Photoshop: Get crisp white backgrounds

From portraits to still-life shots, murky backdrops are all too common, so find out how to make yours bright and clean in this Photoshop video, writes Jon Adams.

You may set out with a pure white wall or a white paper roll as a background to a shot, but by the time you’ve lit your subject, chances are it’ll turn out dull and grey. If you’re shooting indoors, the only way to counter this in-camera is to make sure the background is lit separately from the subject, but for many photographers, the budget and space needed for a three- or four-light rig is out of reach. To fix the perennial problem of dull whites, here’s an easy Photoshop fix that only takes a few minutes to master.

Published in Imaging Skills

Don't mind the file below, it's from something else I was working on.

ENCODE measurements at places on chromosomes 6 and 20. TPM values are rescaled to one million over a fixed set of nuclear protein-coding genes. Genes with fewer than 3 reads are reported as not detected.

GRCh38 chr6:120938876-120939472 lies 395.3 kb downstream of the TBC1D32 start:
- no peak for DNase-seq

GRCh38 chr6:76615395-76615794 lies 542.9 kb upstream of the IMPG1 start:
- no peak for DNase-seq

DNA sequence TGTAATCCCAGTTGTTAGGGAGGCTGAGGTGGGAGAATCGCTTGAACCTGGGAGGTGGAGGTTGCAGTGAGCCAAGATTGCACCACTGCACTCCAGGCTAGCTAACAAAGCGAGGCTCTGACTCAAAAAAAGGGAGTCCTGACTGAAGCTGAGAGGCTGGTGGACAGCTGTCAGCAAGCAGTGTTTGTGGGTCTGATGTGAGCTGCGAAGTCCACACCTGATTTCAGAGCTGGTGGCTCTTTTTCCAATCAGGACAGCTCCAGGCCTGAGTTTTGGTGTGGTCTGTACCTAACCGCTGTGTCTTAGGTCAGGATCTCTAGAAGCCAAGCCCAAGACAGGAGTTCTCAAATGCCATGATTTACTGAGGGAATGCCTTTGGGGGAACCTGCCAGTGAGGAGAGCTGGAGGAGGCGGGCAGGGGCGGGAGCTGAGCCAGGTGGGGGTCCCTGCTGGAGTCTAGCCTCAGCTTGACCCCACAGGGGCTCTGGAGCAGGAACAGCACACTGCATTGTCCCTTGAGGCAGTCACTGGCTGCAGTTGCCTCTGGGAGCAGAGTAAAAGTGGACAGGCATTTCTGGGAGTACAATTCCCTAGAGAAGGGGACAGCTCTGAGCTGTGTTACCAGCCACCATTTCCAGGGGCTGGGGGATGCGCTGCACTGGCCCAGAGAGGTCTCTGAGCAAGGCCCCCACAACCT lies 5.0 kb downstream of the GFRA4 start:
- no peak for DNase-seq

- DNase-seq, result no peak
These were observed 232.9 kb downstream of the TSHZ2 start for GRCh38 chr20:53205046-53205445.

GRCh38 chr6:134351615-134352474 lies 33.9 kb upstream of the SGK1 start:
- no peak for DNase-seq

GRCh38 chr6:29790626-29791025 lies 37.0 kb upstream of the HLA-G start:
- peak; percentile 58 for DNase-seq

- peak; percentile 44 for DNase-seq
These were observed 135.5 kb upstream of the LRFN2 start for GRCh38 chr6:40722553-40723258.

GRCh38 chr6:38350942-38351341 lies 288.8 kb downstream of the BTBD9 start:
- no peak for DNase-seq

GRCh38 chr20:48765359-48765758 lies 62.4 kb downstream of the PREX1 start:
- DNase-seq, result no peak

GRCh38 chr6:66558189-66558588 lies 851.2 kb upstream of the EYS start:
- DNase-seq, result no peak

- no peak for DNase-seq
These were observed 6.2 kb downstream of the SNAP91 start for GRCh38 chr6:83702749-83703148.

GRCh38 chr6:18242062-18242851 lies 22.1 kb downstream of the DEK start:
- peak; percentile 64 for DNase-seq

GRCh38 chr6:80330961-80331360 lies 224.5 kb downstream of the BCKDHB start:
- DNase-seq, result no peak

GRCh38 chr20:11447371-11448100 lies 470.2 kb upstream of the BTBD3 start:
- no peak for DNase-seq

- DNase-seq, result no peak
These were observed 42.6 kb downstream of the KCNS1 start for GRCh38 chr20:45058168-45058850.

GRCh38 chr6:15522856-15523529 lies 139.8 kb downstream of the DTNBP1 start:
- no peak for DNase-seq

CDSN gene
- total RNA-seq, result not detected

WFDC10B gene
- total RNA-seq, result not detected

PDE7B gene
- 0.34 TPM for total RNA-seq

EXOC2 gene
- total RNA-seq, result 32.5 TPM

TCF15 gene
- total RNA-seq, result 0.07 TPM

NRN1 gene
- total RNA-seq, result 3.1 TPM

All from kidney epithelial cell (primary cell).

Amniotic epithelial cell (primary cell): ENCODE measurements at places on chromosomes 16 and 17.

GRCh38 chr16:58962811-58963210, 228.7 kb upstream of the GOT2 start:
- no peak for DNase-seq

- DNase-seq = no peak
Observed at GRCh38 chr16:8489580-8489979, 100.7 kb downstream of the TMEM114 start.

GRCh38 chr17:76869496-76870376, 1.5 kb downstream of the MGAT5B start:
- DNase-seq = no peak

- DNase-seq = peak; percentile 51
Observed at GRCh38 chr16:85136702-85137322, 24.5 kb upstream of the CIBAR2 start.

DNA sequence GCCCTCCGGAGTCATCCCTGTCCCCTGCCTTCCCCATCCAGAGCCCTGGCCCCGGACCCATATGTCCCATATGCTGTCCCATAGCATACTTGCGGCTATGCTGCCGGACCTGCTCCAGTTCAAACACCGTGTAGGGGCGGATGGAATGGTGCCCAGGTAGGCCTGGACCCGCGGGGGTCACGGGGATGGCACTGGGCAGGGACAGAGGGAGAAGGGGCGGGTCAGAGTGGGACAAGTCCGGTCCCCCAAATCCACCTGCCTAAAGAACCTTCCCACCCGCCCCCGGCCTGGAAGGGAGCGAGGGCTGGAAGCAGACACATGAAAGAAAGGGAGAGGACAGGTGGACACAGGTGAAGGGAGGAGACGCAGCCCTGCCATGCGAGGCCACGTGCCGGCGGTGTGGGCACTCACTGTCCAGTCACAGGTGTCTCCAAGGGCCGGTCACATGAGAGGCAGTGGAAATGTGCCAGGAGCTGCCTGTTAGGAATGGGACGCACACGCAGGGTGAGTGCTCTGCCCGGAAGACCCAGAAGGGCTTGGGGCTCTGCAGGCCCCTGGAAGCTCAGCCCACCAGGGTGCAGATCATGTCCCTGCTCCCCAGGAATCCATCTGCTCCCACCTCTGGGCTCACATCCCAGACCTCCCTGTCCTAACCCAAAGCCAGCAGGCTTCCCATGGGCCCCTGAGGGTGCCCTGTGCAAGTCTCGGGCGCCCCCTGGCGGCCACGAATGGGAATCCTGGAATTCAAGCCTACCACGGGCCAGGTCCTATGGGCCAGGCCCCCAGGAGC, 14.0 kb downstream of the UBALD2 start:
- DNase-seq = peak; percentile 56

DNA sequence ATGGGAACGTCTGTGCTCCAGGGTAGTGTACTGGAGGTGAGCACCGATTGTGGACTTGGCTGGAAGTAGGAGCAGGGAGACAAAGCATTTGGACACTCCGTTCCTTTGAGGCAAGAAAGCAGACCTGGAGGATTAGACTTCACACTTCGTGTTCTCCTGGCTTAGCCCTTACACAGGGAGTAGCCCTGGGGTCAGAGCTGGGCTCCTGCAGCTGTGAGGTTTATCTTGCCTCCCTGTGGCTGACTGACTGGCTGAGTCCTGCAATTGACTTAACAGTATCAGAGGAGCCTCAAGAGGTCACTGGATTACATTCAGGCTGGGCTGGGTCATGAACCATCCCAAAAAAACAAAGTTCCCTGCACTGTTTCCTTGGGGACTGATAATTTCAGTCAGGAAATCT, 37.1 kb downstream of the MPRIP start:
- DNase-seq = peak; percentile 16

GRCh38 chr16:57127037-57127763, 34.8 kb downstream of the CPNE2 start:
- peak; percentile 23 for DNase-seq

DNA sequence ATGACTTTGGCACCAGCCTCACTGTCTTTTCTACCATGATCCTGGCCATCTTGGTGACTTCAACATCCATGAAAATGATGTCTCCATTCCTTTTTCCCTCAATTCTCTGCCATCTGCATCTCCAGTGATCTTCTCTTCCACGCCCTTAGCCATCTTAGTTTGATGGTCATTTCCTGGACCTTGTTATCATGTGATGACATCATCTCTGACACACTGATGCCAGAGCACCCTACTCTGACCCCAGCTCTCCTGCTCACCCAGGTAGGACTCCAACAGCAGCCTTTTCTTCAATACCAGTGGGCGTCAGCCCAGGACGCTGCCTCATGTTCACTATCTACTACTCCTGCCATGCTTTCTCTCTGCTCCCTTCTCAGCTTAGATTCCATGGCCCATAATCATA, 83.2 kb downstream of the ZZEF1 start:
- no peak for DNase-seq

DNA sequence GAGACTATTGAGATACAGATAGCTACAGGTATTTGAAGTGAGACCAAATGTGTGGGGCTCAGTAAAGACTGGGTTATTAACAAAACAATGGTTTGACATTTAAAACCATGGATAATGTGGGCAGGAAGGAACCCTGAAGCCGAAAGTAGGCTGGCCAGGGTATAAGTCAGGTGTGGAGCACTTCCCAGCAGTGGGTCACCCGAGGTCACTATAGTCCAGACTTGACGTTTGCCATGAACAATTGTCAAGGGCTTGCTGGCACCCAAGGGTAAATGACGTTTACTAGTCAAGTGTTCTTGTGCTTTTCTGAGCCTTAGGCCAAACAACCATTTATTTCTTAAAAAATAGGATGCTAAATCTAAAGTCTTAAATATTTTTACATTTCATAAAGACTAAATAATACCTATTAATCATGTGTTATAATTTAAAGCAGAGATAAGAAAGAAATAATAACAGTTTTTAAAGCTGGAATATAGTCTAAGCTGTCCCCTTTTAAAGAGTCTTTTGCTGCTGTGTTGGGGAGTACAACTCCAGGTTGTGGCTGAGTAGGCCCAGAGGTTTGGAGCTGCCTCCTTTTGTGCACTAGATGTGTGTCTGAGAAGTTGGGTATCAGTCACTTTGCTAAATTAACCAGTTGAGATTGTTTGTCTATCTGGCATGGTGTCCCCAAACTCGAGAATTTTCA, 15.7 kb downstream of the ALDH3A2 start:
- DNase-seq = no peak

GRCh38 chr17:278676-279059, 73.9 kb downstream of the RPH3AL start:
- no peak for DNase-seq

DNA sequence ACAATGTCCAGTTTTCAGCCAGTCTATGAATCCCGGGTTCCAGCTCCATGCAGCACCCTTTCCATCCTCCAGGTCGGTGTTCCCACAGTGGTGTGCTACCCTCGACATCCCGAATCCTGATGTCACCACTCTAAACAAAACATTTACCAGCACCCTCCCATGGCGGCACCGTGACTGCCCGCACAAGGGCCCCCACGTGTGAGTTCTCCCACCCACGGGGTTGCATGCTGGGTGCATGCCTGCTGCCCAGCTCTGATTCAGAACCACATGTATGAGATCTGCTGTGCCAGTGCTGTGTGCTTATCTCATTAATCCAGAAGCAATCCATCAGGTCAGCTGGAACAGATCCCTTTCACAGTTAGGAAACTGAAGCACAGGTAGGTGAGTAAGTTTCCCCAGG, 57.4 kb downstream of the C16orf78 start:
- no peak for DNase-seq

1. Jon, thank you for this great tutorial. I have tried this a couple of times now and it works really well. I used the same approach to create a black background too. I won’t post the photos on FB as they are child portraits so you’ll have to take my word for it! The first time I tried the white background, I’d photographed the subject in front of a frosted window. Unfortunately I had included in the photo the black window seal which would not disappear when I turned it white. Is there any way of getting rid of the blacK?

  2. I’d need to see the image to give a fully accurate response, Joanne, but if you simply want to remove the seat and replace it with the pure white you have in the rest of your background, then it’s time to get the paintbrush out!

    Create a new Layer, and then select the Brush tool. Set it to white by hitting D then X. Now zoom in tight on the the seat, and paint it out. You’ll need to be really precise in areas where the seat butts up against the subject, so use a very small brush and take your time.

    Don’t worry if anything goes wrong – your white paintjob is isolated on a separate Layer, so you can remove any areas that ‘go over the edge’ with the Eraser tool.

    Hope this helps, Jon

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